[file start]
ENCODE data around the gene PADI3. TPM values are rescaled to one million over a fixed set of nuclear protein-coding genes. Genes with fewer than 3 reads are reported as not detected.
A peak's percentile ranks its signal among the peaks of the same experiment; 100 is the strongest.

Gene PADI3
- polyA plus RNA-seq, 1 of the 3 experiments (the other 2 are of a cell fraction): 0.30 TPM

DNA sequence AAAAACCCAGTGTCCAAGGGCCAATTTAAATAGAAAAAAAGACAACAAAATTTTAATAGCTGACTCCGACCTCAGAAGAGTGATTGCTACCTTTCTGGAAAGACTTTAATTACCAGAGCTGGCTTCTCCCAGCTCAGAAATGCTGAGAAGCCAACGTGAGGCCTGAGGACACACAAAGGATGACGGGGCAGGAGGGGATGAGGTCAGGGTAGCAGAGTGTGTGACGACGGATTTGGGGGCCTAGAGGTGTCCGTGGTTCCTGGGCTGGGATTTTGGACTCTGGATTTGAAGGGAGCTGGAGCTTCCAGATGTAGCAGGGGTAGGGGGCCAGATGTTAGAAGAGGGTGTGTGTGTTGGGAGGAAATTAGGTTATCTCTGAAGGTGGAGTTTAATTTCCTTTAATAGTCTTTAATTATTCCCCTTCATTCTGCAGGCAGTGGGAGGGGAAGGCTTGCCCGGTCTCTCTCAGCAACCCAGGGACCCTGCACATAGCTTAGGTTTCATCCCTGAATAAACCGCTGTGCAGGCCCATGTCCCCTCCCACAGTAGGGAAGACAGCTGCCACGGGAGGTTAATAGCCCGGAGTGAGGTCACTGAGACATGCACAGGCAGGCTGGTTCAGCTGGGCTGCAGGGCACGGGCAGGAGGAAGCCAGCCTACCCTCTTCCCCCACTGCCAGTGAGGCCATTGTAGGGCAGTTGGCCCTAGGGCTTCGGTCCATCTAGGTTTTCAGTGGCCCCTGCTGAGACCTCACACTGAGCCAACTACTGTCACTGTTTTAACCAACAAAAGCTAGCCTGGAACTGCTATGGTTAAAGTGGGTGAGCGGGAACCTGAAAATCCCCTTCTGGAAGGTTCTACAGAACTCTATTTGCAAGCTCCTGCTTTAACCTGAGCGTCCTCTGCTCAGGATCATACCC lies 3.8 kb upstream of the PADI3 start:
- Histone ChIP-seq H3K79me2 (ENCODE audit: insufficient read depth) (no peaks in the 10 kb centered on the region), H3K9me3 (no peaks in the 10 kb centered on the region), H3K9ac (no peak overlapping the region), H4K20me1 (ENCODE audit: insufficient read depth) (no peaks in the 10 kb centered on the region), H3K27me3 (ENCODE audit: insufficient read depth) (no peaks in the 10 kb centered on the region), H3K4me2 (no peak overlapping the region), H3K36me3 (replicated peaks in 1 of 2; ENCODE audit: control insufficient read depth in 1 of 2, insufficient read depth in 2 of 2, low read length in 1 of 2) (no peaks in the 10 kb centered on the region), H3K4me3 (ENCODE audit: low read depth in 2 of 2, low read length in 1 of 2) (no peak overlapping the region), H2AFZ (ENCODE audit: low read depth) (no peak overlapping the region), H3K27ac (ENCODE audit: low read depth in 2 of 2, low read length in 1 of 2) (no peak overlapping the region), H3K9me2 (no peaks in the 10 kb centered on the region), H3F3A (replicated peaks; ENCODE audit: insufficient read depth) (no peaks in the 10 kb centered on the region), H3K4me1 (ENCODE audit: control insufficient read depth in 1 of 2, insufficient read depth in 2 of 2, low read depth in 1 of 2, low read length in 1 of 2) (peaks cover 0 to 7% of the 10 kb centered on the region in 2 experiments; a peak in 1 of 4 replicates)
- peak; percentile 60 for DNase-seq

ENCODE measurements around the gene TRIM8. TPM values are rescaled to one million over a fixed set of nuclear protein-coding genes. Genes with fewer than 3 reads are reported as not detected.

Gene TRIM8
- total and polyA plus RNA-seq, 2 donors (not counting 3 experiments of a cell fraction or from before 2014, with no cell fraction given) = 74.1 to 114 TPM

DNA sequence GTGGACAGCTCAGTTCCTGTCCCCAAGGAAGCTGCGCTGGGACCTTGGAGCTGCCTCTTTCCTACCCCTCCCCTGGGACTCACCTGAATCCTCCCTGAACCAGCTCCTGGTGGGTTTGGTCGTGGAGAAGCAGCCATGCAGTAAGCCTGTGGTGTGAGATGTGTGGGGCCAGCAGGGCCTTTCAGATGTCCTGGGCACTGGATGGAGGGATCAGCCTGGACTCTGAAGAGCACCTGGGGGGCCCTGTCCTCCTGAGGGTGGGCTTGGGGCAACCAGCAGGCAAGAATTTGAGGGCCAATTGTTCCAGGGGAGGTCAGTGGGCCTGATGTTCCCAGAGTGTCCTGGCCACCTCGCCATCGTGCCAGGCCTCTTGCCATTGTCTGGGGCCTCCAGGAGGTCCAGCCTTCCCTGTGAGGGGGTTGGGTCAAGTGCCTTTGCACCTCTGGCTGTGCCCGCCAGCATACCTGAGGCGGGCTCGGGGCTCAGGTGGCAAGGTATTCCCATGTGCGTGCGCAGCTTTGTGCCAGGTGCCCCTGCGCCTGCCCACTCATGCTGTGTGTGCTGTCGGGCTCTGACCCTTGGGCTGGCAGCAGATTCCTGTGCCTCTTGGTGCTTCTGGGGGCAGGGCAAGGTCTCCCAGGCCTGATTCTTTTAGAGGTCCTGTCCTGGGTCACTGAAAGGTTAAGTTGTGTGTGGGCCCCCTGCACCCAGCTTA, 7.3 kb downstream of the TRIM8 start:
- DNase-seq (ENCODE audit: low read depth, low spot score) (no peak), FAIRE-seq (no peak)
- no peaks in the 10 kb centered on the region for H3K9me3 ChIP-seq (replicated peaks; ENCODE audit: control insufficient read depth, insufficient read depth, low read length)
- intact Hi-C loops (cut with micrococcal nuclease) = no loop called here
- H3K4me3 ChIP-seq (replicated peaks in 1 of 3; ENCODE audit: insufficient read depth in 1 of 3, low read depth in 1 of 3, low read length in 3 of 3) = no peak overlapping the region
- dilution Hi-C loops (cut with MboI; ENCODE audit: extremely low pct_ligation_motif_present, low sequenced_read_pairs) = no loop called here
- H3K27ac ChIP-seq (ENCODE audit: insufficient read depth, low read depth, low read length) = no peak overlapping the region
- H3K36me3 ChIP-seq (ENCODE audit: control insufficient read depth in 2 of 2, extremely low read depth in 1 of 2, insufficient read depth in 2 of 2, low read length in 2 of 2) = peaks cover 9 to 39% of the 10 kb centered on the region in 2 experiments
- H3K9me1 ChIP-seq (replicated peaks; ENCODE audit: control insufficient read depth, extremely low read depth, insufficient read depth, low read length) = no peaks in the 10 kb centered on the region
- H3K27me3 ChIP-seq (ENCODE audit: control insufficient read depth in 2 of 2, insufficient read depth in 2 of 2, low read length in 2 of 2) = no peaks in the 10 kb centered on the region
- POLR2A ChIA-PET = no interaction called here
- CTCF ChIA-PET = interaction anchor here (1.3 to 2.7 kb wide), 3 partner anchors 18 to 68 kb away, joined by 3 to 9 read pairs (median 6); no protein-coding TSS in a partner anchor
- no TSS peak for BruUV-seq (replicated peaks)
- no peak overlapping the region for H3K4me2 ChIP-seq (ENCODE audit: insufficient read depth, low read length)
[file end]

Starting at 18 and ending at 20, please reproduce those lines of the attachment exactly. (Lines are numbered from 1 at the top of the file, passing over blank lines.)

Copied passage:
- H3K36me3 ChIP-seq (ENCODE audit: control insufficient read depth in 2 of 2, extremely low read depth in 1 of 2, insufficient read depth in 2 of 2, low read length in 2 of 2) = peaks cover 9 to 39% of the 10 kb centered on the region in 2 experiments
- H3K9me1 ChIP-seq (replicated peaks; ENCODE audit: control insufficient read depth, extremely low read depth, insufficient read depth, low read length) = no peaks in the 10 kb centered on the region
- H3K27me3 ChIP-seq (ENCODE audit: control insufficient read depth in 2 of 2, insufficient read depth in 2 of 2, low read length in 2 of 2) = no peaks in the 10 kb centered on the region